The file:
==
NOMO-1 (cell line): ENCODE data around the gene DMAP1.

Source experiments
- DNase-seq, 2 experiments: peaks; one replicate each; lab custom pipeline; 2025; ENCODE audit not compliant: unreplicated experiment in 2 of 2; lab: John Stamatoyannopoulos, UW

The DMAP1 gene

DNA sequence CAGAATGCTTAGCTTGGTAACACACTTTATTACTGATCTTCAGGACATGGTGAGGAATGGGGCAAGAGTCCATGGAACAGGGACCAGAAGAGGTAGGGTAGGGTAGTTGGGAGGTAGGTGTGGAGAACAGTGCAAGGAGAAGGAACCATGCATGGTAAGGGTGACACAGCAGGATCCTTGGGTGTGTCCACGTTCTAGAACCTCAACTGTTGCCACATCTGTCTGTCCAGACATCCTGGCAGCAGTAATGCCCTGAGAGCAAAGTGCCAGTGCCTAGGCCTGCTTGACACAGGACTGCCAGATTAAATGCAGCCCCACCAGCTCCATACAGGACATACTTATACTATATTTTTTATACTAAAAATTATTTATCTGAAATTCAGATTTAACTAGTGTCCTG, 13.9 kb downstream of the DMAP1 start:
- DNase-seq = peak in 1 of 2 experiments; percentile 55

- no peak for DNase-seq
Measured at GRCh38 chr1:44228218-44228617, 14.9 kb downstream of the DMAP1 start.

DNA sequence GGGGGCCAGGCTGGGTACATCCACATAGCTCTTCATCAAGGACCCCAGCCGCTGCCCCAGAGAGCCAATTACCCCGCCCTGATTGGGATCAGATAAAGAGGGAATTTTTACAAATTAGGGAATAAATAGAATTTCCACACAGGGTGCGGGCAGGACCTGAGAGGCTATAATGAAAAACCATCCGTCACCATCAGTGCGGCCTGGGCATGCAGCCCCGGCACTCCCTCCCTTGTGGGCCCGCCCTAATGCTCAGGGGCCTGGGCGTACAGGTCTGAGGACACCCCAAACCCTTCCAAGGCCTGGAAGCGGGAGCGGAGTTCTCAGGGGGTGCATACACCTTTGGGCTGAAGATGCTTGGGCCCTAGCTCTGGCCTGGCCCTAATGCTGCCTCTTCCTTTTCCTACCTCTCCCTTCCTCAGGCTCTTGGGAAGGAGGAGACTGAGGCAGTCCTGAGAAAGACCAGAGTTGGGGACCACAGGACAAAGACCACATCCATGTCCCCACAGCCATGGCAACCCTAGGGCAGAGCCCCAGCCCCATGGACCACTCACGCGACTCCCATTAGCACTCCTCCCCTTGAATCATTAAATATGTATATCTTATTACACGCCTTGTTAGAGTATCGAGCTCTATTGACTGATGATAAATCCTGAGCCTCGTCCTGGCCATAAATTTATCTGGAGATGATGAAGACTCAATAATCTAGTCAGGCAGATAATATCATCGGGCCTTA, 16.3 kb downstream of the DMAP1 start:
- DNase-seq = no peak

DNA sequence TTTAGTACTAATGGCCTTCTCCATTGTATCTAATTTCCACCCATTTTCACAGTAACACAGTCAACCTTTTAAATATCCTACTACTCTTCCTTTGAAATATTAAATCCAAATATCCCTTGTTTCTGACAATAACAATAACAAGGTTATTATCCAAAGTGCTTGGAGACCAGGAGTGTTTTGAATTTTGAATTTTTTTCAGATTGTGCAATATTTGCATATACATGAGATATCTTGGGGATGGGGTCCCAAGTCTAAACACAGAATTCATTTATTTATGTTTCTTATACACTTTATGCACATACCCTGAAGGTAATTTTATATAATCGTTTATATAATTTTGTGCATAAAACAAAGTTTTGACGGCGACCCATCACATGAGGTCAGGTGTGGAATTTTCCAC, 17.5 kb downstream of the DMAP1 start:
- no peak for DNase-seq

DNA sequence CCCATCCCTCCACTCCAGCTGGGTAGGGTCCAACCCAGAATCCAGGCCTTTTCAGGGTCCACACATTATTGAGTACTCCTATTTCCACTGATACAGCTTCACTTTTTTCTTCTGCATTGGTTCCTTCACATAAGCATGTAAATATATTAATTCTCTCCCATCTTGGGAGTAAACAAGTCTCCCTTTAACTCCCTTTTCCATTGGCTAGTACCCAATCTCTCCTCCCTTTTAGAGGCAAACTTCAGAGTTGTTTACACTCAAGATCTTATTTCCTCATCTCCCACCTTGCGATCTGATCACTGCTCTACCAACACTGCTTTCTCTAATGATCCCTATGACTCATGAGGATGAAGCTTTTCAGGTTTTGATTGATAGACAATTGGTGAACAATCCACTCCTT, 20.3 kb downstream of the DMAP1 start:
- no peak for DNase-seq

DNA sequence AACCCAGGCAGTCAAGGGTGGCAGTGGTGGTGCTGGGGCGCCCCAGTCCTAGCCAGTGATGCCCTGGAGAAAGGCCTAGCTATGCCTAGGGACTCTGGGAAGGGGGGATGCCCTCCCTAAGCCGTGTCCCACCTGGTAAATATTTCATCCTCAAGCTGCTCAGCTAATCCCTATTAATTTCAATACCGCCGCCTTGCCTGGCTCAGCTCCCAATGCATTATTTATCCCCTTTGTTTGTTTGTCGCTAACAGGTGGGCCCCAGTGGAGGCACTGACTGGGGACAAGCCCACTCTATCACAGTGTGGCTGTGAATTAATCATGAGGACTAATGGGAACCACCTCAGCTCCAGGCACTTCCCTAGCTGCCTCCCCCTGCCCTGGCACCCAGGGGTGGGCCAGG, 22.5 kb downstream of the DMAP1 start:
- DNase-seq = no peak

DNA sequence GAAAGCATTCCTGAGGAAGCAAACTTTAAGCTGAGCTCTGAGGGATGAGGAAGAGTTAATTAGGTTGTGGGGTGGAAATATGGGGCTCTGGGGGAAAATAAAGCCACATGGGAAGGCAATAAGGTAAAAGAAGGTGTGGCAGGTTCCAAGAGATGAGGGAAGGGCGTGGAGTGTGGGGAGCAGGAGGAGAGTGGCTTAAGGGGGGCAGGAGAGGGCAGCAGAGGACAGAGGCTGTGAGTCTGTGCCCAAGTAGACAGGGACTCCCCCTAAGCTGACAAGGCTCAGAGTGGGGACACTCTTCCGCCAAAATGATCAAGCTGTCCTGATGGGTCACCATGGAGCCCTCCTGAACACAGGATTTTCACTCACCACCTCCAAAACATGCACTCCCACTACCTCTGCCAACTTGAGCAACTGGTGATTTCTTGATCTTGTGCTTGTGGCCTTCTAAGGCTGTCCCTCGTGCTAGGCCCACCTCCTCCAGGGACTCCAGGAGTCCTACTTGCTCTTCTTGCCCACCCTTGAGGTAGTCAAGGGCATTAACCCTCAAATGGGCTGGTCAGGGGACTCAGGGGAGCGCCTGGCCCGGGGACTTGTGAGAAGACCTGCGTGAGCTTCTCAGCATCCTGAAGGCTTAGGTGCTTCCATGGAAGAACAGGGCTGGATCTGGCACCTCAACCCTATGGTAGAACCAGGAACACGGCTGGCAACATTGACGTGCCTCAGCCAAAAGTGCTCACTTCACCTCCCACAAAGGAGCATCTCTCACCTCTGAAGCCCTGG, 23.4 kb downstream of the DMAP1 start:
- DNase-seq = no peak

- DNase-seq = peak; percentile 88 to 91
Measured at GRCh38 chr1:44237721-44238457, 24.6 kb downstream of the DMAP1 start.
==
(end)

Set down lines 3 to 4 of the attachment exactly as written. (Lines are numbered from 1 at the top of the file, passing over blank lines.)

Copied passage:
- DNase-seq, 2 experiments: peaks; one replicate each; lab custom pipeline; 2025; ENCODE audit not compliant: unreplicated experiment in 2 of 2; lab: John Stamatoyannopoulos, UW

The DMAP1 gene